Whether the object be a painting, sculpture, or a recordings piece of music: is that the
art or what's happening within my own mind when I consume it (look, listen, and so on)?
Perhaps not surprisingly, different philosophers disagree. Kant centers aesthetics around the judgement of the viewer. Beardsley focuses on the artistic experience. Danto considers aesthetic quality to be a function of social context. Bell focused on formal properties of the art object.
Art is a subject with very little consensus in philosophy.
I think the artwork stays the same (is concrete). Then it is your mind plus the ambience of the room, or atomosphere of the place, that brings the particular experience of the work.
A painting may look happy on one particular day, the same painting may look sinister that same evening (perhaps the darkness plus a ray of light strikes it in a certain way). The next day it may be different to you again. Again, the painting is exactly the same, but your brain reinterprets the work taking into account what we call the "atmospherics" of the place.
A word about music. Music too can depend on the size and shape of the room (acoustics), if there are speakers, where are they placed and so on. Plus one should not have a heavy meal before listening to music. It dulls the music because it eventually dulls the brain, and we could fall asleep. But the music, the notes are the same (of course it's also possible to have a new arrangement of the score). If we are in a sad or dejected state of mind, all music might sound sad to us, it is our state of mind which has changed, not the music itself. When we first fall in love, all music sounds great to us; same score, different state of mind.
The closest philosopher here might be Derrida. The "text" is fixed, but forever open to interpretation. However, that could just be my interpretation of Derrida. It's impossible to misinterpret Derrida, if you understand Derrida; if you understand (comprehend) what I'm saying.
If you have not read Derrida, and you are enjoying paintings, prints, books, music, maybe plays, sculpture, whatever, good! Stop there and enjoy! Derrida might leave you pulling your hair out like he did me. It may not be worth reading him.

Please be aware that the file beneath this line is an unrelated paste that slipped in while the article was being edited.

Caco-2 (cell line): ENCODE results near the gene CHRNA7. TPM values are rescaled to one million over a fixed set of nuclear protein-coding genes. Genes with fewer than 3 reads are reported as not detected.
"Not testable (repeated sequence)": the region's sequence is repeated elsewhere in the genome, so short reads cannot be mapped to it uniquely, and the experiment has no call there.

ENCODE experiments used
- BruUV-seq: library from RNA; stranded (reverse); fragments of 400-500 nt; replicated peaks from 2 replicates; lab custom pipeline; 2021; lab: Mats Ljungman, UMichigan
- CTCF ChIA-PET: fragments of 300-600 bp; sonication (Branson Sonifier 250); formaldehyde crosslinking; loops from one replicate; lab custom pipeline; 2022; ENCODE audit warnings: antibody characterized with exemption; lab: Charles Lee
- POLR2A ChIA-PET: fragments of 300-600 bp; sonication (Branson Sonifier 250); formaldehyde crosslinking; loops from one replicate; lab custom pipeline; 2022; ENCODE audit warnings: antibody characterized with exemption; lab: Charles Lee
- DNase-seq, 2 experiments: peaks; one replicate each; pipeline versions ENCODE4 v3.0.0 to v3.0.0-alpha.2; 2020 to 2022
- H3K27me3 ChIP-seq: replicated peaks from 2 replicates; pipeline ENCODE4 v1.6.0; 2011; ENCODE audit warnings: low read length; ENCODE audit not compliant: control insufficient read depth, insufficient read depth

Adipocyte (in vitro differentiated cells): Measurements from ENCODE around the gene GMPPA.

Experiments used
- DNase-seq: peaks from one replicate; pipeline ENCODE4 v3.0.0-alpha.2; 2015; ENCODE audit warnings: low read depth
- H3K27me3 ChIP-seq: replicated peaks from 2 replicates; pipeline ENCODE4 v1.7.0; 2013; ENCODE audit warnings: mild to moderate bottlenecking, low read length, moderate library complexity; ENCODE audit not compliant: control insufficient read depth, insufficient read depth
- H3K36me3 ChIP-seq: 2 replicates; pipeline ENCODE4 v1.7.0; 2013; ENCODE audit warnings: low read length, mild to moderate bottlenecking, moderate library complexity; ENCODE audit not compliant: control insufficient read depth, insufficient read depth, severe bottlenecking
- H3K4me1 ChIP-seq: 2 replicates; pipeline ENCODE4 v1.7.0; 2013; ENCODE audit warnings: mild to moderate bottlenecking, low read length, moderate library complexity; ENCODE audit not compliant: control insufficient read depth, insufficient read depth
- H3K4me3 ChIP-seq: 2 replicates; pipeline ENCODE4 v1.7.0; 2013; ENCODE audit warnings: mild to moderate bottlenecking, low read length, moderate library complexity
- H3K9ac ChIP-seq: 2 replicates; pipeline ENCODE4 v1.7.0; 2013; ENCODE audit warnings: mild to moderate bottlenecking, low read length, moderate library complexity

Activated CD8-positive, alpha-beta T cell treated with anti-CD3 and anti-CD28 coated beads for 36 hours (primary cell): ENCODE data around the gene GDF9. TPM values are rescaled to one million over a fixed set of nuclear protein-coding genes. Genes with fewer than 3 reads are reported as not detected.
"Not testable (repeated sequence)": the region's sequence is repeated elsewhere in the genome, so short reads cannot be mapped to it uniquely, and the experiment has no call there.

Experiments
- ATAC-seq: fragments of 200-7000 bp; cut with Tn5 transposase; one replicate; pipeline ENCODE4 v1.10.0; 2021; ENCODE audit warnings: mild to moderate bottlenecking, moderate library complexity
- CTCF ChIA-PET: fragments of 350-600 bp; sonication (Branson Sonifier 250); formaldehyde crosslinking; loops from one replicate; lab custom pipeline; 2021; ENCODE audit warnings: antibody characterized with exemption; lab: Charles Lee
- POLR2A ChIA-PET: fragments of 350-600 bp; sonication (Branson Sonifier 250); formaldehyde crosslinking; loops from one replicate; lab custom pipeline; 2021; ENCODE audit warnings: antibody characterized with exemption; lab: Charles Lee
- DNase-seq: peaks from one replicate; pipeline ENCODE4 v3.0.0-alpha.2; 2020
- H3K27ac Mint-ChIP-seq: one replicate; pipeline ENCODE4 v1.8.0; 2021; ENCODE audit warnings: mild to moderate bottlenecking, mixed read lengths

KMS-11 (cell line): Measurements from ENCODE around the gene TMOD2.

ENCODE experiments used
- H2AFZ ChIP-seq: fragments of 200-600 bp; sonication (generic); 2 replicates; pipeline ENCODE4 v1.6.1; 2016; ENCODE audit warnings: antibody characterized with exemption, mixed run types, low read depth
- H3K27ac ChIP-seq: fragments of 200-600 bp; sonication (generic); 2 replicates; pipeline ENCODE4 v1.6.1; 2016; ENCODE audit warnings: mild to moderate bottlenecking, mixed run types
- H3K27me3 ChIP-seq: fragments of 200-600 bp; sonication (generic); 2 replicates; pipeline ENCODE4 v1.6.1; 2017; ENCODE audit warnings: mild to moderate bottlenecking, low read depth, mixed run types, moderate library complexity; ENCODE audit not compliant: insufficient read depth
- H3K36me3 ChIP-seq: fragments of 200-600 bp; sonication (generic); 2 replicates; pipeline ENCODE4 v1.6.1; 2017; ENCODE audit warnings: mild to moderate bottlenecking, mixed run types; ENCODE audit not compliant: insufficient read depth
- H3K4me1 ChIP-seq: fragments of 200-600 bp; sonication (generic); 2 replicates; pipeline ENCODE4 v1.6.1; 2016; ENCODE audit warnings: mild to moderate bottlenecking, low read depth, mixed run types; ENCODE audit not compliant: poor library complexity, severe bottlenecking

My feeling is that you probably have the artistic temperament yourself. Which is good, not bad. Of course, there is no emotion here. No, no, none. Strictly the brain. But wait! Emotion is in our brain. The medical books said in the past it was in the heart, now they say the brain. Who knows? It must be somewhere inside of us! Enjoy.
the expression or application of human creative skill and imagination, typically in a visual form such as painting or sculpture, producing works to be appreciated primarily for their beauty or emotional power.
So google definitions defines "art" as expression. Artistic expression is usually said to transform or create an object; it then adheres in it, which is not to say that it actually exists in the object, because things can often appear objective but not be. It is often called the "objectification" of the artist's emotion.
In turn, the e.g. listener can experience aesthetic emotions from the form of the object (e.g. loudness of a tone in time), or the material (e.g. the fundamental and overtones of the tone), its representations (e.g. connotations of lunch).
However, many philosophers would say there is a difference between music making me feel sad, and it expressing sadness, as the former is variable.
I believe most art appreciation is boredom relief. The objects tend to be very novel and/or more dramatically detailed than life itself. So the artist is simply making a product for the marketplace, demand meeting supply, meeting the sufficient "quota" for novelty. There's nothing special going on at all.
Artists tend to be pretty novel and the issue of art being more "exciting" than life is a critique on bourgeois society generally, on which many contemporary artists comment.
Last century, art had gone meta: novelty given for it's own sake made "absurdism", for example (cf. Dada). Some artists are even commenting on the art experience itself. In such cases, it would seem the artist is either trying to wake you up or subtly mocking you (but, via association, also themselves, since the artist is equally free to revolt). I honestly believe the soul is in such pain all the time, it is trying to express itself in whatever way (through the artist or the "crazy" person in the street) will jolt people into action.
This, perhaps, is the artist
s (or souls) own substitute for not slitting their own wrist or ...going on killing sprees to express him or herself. Consider Chris Burden's performances, for example. There just aren't many media for the soul to employ for waking up people -- those who are in positions of power, but simultaneously under medications of some sort along with continual frantic media bombardment -- for creating change: guns, [psychological] shock treatments, and art. Alas, spiritual practices for accomplishing this task were tried in the 60s, but are just too glacially slow for the change needed.
In the end, depending on whether you act, the art gallery has proven itself to be just another part of society`s "theater of the absurd". In other words, you may not be doing anything.
This is why the next evolution of art is communal, where life will imitate art (or art will be life). See wiki.hackerspaces.org/zeitgeist and metagovernment.org/Novus_Ordo_Seclorum.